Worry often gives a small thing a big shadow. ~Swedish Proverb
Our imaginations are such an incredible gift, allowing us to daydream and envision incredible wonder.
As children, we used our vivid imaginations to create fun and exciting playmates and spectacularly fantastical situations in which we would ‘live’ for hours on end. Imagination was fun, funny and adventurous.
As adults, our imaginations often become a work-thing of worry.
We fret tirelessly over horrible situations our imagination dreams up, things that could happen, might happen, but most likely won’t happen. These worries drain us of our productivity, create undue stress, affect our sleep and our relationships.
Worrying is like sitting in a rocking chair. It gives you something to do but it doesn’t get your anywhere. ~English proverb
Here are a few healthy habits that can help minimize worrying.
1. Realize most of what we spend time worrying about never comes to fruition
And if it does, we generally have spent hours stewing over a much worse outcome.
As Winston Churchill once said, “When I look back on all these worries, I remember the story of the old man who said on his deathbed that he had had a lot of trouble in his life, most of which had never happened.”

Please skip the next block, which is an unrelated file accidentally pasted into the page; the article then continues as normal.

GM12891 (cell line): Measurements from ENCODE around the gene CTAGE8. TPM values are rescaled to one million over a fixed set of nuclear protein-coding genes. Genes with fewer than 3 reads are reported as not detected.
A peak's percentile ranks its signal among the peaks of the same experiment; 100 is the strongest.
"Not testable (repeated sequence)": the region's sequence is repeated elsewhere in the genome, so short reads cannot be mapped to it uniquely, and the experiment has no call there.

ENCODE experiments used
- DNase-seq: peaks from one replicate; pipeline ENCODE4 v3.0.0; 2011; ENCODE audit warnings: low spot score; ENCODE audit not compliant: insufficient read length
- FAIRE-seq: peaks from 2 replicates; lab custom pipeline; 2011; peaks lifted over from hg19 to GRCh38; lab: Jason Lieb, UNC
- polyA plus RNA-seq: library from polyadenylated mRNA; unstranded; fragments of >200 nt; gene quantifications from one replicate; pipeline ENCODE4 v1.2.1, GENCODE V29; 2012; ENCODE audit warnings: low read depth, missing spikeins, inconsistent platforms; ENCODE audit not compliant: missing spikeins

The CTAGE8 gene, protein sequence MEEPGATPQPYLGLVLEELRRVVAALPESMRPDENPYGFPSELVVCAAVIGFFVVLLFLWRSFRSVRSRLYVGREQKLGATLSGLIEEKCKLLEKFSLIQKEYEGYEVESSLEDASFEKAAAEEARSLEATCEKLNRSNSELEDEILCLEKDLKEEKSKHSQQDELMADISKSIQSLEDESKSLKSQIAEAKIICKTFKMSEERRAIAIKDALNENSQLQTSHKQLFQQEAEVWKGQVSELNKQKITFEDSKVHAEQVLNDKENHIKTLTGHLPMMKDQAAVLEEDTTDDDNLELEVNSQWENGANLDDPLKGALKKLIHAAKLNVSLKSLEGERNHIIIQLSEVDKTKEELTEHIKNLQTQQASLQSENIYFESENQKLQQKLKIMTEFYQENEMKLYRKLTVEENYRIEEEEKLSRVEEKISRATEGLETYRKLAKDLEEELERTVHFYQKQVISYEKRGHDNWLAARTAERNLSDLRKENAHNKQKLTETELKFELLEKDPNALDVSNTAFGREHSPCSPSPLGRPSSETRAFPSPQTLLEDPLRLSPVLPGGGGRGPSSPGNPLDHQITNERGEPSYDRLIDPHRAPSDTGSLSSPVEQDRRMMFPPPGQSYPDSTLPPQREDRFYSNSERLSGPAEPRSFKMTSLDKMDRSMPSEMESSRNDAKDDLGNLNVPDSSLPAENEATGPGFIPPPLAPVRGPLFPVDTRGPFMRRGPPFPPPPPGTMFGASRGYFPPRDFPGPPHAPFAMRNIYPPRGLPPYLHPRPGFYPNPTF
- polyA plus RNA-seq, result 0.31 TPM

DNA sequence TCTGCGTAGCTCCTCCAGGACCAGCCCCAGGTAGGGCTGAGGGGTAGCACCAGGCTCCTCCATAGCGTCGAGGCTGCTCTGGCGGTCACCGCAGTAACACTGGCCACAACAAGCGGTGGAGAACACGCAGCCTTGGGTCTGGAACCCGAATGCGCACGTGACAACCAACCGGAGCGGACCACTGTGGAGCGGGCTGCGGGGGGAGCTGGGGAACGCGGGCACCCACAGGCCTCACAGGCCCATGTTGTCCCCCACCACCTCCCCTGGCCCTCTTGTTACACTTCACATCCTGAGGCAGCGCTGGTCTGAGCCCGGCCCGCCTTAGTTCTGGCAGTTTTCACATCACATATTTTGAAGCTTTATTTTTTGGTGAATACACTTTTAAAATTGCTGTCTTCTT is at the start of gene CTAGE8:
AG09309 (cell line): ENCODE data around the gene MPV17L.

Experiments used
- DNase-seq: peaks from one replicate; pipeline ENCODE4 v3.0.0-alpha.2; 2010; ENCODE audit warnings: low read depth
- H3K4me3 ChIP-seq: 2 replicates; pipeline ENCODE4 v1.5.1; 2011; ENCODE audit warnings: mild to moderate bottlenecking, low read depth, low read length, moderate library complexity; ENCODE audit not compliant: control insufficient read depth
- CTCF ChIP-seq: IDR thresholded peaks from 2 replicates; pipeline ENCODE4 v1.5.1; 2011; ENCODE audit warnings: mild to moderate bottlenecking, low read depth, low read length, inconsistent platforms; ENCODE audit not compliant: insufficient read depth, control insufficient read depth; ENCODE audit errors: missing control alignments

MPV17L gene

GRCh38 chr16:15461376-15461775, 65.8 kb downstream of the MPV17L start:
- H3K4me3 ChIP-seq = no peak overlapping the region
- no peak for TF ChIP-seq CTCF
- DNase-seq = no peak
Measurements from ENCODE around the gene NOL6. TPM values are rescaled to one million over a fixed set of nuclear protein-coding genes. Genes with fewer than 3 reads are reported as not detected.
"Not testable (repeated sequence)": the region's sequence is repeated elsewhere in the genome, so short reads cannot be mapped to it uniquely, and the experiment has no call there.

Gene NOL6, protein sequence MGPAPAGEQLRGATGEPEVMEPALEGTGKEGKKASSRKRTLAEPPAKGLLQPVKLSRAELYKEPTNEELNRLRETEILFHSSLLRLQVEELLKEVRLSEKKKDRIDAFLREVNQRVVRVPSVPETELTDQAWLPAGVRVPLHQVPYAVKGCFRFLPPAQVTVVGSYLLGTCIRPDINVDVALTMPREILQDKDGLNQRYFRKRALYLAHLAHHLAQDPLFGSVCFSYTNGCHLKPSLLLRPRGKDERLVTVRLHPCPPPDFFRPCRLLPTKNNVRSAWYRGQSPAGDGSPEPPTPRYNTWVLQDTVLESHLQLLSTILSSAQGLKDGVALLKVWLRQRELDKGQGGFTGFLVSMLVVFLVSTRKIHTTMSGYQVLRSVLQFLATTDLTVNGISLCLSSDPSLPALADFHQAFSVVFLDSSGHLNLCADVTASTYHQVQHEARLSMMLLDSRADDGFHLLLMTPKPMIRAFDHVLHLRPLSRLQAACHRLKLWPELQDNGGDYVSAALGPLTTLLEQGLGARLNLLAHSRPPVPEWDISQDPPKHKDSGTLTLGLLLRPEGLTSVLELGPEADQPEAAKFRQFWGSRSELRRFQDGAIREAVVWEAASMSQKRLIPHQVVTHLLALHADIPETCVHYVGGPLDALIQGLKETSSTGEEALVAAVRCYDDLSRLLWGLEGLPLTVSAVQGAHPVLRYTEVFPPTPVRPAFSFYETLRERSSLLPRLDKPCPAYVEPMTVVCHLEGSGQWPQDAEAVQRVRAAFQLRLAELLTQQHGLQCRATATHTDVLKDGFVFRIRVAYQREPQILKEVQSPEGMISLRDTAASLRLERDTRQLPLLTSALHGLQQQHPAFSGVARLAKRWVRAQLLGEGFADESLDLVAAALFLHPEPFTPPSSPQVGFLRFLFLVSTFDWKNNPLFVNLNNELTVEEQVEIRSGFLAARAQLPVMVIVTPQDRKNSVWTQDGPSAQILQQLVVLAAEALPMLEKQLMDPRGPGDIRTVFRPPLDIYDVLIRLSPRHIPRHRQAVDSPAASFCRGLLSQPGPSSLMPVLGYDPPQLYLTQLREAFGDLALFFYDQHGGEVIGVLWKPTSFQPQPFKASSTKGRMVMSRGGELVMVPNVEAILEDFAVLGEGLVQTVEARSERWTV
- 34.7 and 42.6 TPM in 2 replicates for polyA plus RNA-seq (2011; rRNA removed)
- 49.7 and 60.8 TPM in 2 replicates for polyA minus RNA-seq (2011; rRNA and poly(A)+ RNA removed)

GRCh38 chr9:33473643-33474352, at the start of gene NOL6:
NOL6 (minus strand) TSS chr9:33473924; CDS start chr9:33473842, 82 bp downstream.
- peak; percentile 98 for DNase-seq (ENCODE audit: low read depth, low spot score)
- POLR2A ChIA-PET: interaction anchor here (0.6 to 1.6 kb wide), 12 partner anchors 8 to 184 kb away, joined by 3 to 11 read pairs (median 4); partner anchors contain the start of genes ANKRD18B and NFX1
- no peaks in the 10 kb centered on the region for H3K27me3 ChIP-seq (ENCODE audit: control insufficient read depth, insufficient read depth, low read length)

When we find ourselves worrying, we should ask:
“How many the things I feared would happen in my life actually did occur?”
By answering this question, we put things into perspective. We frequently find that the majority of our worries never came to light or were considerably less worrisome than we envisioned them to be.
2. Avoid getting lost in vague fears
We can easily work ourselves up over nothing when we let our imagination run wild when we lack clarity in a situation. Vague fears can lead to over-exaggerated scenarios. Gain clarity on the situation by taking deep breath and asking, “What is really the worst that could happen?” Then, spend some time identifying a solution should that unlikely scenario occur. This practice saves time, energy and a lot of suffering. Read more →